It is all in the hoof

When Mick Peterson first walked into a racecourse, approximately twelve years ago, he did not know much about horses, and even less in regard to the horse racing industry. But there was something about horse racing that kept pulling him back to the racecourse, and it was not the excitement of race day, it was the opportunity to use his skills to bring improvement and safety to the sport. As a mechanical engineering professor at the University of Maine, Peterson created a devise to prevent injury which many were skeptical of at first.

Working with the director of the Orthopaedic Research Centre (College of Veterinary Medicine and Biomedical Sciences) at the Colorado State University, Wayne McIlwraith, Peterson has managed to take his invention and vision for horse racing to a new level, which has led to the establishment of a laboratory that will focus on the testing of racecourse surfaces, to determine if there are flaws in the surface which need repair, before horses are injured.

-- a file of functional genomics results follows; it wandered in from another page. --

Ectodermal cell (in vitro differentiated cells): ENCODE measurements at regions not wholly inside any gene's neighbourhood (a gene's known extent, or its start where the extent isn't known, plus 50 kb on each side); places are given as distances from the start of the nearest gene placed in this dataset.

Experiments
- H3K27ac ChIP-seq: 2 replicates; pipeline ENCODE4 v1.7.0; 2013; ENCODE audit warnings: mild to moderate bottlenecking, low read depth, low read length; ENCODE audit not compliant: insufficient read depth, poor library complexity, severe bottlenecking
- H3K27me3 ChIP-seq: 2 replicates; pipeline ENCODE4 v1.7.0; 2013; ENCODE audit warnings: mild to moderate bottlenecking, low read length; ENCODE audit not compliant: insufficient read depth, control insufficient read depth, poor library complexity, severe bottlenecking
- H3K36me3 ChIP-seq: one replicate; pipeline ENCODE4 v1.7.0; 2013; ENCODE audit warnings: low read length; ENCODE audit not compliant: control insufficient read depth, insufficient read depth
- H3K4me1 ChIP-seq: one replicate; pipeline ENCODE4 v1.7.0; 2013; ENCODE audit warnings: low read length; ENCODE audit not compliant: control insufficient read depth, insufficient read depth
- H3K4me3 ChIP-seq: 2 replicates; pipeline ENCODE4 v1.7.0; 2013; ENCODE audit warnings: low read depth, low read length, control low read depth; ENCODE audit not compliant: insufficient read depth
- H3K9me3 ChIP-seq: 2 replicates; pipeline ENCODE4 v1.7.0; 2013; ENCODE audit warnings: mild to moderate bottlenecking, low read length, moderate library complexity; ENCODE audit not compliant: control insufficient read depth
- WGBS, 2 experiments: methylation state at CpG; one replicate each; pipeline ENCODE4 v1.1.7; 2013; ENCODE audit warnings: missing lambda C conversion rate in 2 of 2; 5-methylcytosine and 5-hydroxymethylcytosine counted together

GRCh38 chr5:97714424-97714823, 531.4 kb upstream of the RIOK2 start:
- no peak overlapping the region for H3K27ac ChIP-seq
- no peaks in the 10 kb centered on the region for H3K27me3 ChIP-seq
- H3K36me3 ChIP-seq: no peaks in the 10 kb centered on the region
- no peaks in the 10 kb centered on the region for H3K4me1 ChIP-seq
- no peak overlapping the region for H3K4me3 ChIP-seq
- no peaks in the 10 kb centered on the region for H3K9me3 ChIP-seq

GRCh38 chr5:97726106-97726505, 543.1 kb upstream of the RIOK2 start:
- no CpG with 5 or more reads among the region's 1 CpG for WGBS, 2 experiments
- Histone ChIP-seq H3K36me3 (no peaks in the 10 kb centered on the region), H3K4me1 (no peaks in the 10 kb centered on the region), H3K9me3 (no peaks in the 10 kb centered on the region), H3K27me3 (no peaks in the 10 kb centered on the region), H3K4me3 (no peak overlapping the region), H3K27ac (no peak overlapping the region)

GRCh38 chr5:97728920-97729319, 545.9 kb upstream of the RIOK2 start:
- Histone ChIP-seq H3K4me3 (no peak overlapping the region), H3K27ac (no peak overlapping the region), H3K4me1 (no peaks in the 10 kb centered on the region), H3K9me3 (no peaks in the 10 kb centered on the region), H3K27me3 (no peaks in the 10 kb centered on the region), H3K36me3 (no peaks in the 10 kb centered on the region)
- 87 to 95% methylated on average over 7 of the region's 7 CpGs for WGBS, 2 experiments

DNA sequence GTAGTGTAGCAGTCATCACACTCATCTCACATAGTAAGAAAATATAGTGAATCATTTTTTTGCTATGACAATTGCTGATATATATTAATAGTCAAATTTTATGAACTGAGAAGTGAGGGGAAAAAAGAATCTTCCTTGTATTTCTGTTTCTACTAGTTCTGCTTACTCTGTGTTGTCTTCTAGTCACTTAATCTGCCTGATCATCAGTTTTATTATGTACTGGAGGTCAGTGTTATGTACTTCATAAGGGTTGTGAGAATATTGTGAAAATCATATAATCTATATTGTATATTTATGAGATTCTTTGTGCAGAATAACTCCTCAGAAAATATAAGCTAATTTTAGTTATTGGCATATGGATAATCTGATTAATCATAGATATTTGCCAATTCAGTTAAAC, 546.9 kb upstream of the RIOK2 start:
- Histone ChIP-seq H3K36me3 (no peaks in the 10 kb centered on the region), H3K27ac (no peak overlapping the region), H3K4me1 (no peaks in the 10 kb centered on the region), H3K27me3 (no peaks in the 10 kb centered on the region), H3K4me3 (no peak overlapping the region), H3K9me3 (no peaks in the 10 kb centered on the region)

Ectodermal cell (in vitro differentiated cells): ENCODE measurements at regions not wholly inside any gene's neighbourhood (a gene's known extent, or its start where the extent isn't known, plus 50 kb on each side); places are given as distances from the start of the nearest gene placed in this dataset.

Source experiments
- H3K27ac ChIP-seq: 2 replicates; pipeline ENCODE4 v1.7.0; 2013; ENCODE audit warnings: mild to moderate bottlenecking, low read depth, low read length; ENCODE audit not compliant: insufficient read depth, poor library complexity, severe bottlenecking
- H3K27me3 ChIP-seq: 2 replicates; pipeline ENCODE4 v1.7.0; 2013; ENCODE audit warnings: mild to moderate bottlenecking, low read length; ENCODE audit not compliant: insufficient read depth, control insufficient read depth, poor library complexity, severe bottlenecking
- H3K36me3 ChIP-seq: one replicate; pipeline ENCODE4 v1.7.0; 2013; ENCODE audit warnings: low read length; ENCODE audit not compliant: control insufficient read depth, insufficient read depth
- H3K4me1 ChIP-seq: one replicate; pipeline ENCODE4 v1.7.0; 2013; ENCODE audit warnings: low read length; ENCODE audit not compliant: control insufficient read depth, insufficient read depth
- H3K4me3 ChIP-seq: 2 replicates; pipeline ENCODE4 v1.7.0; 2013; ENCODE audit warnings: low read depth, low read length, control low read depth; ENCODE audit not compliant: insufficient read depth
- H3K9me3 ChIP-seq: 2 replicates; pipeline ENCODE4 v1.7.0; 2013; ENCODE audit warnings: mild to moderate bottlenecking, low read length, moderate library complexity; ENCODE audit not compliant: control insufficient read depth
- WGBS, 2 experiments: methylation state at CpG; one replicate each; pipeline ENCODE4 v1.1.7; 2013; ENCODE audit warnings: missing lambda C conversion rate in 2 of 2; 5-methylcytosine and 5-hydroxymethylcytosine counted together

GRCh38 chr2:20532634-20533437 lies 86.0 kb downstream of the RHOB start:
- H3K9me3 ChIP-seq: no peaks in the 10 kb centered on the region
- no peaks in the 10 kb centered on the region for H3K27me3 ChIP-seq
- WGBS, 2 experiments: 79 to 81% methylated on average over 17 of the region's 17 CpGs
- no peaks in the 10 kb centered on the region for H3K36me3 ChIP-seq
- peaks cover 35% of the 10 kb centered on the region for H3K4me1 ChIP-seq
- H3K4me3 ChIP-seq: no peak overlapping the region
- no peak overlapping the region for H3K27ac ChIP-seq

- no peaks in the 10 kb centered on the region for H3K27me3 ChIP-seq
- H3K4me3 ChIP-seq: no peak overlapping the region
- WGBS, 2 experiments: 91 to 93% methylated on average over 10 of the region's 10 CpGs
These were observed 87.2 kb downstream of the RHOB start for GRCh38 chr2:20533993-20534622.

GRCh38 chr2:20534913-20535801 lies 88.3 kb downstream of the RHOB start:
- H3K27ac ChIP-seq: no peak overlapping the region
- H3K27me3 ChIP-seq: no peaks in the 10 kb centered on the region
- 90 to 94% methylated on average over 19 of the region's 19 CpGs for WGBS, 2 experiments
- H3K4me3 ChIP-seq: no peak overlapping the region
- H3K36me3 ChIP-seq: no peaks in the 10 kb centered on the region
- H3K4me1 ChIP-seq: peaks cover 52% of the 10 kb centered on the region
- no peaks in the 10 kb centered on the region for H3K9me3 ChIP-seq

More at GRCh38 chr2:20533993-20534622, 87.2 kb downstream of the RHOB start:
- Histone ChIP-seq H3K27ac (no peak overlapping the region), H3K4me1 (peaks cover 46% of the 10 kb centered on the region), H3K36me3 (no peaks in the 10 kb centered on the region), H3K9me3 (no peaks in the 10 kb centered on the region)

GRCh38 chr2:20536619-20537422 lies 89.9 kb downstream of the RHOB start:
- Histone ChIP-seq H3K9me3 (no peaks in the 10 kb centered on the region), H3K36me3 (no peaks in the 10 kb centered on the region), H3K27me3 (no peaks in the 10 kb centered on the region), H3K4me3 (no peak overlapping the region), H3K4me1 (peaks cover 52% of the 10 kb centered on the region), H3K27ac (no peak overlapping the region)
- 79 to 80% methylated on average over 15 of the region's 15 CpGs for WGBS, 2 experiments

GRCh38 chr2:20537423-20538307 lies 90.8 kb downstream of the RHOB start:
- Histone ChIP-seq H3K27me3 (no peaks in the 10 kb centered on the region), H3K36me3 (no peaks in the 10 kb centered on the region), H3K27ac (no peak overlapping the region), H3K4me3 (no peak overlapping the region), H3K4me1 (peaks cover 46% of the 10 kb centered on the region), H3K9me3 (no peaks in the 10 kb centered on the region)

Horses’ hooves hit the ground at approximately a hundred times harder than the force of gravity, concentrating an immense amount of pressure of a very small surface. Not only do the hooves slam into the ground and absorb the pressure, but they also have to launch the equine athlete into their next stride, and therefore have two purposes instead of one. If the surface of the track cannot support the impact of the horses’ hooves, horses carry the risk of breaking their legs, and soft tissue damage can be caused if the track experiences slide problems. And it is these two major causes of injuries that Peterson and McIlwraith are trying to eliminate.

Peterson has developed a mechanical hoof that is connected to his truck, and which simulates the hoof and leg of a horse. Covering the track with the mechanical hoof, allows Peterson and McIlwraith to record all the necessary data needed to make an accurate diagnosis of the racetrack surface. In many prior cases, they have been able to pinpoint potential problematic areas of various racecourses, and officials have therefore been able to repair the surface before horses have been injured. Peterson hopes that the laboratory and their research will be able to enhance the safety of horses and lead to future discoveries of technological research that will protect these magnificent equine athletes. Peterson was quoted saying: “But then I think about five or 10 years down the road. I want the racetrack to be a place where you can take your kid, and if an injury does occur, you can tell them, ‘They’re doing everything they can.’ And that will be true. It will be honest. Because by then, we will be doing everything we can to help the horses.”